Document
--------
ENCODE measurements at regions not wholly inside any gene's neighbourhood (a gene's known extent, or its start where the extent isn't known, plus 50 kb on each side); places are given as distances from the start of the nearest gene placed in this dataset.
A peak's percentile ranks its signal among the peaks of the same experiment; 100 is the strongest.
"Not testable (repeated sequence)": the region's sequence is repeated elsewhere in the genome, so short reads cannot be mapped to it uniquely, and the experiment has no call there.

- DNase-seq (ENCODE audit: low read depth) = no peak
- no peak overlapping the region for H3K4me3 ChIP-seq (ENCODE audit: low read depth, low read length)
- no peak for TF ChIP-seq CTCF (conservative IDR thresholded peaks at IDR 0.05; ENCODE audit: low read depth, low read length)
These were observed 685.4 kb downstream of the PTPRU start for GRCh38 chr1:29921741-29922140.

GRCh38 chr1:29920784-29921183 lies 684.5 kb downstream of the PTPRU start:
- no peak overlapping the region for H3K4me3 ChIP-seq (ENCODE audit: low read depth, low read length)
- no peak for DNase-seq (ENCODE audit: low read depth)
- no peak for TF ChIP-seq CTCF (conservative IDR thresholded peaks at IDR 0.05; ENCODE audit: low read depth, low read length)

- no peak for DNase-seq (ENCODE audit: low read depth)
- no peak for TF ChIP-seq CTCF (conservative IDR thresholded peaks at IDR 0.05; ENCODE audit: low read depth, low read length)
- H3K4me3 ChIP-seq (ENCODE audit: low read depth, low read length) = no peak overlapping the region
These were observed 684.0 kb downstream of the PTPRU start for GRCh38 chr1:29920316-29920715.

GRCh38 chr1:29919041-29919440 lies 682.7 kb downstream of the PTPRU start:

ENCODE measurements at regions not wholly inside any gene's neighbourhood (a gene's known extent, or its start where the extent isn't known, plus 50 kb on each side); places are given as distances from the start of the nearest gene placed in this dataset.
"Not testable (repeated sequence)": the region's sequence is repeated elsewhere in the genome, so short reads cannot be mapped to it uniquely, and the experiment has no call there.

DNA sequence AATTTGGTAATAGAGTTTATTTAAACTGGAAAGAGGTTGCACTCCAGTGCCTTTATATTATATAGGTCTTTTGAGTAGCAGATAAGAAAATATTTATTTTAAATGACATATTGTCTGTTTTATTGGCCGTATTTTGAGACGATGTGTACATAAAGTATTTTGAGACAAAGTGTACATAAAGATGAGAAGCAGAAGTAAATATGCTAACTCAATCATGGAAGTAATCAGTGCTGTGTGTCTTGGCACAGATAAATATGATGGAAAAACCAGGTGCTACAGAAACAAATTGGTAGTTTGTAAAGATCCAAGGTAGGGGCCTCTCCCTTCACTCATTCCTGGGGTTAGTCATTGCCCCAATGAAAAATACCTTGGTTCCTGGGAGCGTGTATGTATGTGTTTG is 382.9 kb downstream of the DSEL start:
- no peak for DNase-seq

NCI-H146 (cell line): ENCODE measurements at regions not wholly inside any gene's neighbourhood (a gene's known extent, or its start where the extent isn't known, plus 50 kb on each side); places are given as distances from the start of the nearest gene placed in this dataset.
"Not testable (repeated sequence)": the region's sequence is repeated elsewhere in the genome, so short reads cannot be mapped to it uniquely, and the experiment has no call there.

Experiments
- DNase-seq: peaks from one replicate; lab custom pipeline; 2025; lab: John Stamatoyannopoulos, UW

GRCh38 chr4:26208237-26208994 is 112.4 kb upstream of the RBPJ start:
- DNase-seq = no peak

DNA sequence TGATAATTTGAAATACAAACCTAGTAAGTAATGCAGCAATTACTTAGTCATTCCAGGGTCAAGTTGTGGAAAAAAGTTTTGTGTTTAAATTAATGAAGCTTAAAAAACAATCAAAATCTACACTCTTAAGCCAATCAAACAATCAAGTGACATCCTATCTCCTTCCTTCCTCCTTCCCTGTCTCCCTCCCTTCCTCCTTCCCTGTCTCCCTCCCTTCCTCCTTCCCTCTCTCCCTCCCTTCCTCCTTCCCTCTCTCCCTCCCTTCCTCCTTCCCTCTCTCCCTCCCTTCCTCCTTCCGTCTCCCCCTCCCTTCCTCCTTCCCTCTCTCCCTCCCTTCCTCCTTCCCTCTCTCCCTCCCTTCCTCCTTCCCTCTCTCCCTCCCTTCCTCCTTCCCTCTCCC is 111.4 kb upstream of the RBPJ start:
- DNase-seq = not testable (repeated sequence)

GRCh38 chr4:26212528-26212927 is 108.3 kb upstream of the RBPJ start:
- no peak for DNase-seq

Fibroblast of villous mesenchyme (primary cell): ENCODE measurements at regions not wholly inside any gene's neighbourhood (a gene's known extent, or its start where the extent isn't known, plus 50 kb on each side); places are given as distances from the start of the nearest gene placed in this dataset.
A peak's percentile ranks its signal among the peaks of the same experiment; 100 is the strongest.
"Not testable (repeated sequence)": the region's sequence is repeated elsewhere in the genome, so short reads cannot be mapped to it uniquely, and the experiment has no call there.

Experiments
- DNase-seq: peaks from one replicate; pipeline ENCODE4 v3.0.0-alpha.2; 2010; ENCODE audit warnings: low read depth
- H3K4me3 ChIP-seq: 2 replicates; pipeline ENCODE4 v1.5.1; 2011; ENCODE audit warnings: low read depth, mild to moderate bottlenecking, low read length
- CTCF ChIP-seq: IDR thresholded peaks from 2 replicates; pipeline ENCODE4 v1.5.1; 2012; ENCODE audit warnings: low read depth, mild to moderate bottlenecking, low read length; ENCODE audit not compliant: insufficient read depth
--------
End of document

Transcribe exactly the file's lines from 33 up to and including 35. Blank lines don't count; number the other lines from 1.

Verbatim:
"Not testable (repeated sequence)": the region's sequence is repeated elsewhere in the genome, so short reads cannot be mapped to it uniquely, and the experiment has no call there.

Experiments
- DNase-seq: peaks from one replicate; pipeline ENCODE4 v3.0.0-alpha.2; 2010; ENCODE audit warnings: low read depth